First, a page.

6. “India began from a stronger nutrient base than Mexico and followed a different but equally profound cultural transformation as meat grew scarce. The earlier Aryan invaders of the Gangetic Plain presided over feasts of cattle, horses, goats, buffalo, and sheep. By later Vedic and early Hindu times, during the first millenium B.C., the feasts came to be managed by the priestly caste of Brahmans, who erected rituals of sacrifice around the killing of animals and distributed the meat in the name of the Aryan chiefs and war lords. After 600 B.C., when populations grew denser and domestic animals became proportionately scarcer, the eating of meat was progressively restricted until it became a monopoly of the Brahmans and their sponsors. Ordinary people struggled to conserve enough livestock to meet their own desperate requirements for milk, dung used as fuel, and transport. During this period of crisis, reformist religions arose, most prominently Buddhism and Jainism, that attempted to abolish castes and hereditary priesthoods and to outlaw the killing of animals. The masses embraced the new sects, and in the end their powerful support reclassified the cow into a sacred animal.”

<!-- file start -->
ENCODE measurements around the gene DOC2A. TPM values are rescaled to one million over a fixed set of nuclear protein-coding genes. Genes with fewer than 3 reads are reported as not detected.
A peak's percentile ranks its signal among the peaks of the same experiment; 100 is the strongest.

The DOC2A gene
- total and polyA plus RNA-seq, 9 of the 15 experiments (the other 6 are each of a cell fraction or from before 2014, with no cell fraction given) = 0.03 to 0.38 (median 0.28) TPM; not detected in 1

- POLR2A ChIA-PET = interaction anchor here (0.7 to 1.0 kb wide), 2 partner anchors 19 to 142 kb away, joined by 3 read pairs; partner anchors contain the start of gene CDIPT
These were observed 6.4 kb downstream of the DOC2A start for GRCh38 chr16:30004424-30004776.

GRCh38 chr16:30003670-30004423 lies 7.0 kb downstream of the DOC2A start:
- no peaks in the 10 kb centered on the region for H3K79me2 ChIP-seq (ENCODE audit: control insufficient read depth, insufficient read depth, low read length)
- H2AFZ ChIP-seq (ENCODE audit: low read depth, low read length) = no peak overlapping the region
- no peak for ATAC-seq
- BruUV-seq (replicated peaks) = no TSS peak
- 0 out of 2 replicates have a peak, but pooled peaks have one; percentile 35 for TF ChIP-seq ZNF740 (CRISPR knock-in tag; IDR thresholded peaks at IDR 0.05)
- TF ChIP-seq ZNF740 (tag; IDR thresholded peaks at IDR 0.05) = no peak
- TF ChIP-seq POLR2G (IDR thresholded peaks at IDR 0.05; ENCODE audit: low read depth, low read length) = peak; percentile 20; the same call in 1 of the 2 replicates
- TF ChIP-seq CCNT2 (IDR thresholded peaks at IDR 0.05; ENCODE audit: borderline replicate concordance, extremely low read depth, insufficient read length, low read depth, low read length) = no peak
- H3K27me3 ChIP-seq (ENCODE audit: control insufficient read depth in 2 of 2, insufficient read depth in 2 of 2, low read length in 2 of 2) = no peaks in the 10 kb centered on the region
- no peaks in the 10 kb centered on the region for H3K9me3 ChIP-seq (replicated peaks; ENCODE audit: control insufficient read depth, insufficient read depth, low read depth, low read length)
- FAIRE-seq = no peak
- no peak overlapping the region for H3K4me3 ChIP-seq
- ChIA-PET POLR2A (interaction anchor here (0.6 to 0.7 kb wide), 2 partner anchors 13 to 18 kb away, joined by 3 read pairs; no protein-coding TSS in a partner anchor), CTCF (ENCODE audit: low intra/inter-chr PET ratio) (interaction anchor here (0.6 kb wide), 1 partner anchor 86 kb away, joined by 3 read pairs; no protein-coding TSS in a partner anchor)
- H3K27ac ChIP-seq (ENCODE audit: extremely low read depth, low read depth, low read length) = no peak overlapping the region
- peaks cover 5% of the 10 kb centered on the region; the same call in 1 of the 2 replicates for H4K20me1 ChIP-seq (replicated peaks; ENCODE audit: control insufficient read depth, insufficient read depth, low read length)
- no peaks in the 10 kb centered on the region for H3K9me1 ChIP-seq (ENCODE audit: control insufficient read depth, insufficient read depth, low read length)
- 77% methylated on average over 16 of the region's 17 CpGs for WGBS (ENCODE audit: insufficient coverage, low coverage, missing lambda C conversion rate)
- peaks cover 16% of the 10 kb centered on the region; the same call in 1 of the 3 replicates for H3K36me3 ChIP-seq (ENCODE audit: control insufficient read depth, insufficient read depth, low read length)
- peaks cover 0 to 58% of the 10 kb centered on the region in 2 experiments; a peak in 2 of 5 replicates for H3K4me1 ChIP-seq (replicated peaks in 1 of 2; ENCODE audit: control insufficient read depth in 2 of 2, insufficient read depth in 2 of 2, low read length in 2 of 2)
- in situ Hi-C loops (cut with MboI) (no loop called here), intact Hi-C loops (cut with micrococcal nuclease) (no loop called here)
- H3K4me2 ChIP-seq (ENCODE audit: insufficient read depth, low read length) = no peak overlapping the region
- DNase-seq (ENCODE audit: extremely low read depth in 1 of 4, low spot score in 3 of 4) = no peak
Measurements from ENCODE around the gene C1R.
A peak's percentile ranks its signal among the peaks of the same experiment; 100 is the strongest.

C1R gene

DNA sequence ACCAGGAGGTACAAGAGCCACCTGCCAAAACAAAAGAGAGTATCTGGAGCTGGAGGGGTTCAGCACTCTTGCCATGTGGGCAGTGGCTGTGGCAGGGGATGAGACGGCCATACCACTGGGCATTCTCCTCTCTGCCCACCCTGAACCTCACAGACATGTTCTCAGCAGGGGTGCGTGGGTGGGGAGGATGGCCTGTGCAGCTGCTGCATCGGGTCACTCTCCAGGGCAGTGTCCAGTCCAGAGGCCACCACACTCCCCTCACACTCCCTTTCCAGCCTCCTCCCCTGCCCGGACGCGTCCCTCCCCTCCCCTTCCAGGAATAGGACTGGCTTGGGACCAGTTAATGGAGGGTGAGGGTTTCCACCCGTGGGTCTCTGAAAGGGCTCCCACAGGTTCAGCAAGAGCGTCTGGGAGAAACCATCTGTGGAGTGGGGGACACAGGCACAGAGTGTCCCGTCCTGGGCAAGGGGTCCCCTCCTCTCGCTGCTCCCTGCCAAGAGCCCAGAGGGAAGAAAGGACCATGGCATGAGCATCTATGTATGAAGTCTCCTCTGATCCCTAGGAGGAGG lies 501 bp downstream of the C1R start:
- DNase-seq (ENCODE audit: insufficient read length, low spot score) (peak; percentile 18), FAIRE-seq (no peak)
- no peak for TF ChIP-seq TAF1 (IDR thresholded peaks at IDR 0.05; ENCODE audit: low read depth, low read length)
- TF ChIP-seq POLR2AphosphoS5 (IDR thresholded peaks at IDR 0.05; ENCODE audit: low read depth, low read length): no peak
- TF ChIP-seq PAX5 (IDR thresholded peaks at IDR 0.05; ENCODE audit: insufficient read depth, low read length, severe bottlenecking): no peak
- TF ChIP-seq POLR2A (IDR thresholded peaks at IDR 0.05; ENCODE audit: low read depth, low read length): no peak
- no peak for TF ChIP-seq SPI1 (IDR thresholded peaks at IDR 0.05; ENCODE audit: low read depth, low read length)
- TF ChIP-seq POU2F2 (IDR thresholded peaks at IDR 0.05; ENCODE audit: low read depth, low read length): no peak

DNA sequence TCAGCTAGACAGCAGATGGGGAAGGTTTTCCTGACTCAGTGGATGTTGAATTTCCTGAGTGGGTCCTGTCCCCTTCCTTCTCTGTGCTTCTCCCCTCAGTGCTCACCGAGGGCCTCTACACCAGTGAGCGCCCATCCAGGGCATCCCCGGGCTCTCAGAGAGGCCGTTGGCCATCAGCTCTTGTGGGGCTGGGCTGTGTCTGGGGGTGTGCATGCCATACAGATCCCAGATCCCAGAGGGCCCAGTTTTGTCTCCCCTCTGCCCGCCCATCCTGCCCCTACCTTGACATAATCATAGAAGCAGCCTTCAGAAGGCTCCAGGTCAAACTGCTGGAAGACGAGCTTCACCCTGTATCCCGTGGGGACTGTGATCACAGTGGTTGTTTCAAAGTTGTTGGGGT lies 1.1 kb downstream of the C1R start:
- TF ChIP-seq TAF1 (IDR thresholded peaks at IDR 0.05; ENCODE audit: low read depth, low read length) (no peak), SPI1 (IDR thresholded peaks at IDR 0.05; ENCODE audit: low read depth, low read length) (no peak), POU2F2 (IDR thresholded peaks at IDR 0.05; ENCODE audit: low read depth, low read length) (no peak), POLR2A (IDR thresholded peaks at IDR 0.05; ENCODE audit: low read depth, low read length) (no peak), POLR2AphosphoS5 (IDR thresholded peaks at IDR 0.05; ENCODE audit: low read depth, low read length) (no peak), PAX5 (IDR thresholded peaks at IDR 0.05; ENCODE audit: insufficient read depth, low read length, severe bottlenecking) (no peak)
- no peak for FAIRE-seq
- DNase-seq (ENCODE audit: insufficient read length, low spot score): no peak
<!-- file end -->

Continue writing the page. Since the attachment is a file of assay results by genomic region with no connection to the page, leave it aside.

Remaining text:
— E.O Wilson, “On Human Nature,” Chapter 4 (“Emergence”), pp. 94-95, Harvard University Press, 1978.

  7. Interesting point. Societal evolutions that lead to greater compassion for others are often merely a side-effect of some internecine warfare.

    These days we like to think that the American Civil War was fought to free the slaves (at least that’s what those of us in the North like to think). But of course that result was largely a side-effect of an economic power struggle between the industrial Northern states and the agrarian Southern states.

    Similarly, emancipation in Great Britain was simply dismissed as a pipe dream until it was made to seem economically convenient: Once the slave ships from Africa lost their protection from the Royal Navy, slavery ceased to be the cheapest means of production.

    I wonder how many high-flung ideals that beat proudly in our chests are actually accidents of history, nothing but fortuitous manifestations of the cold logic of sociobiology.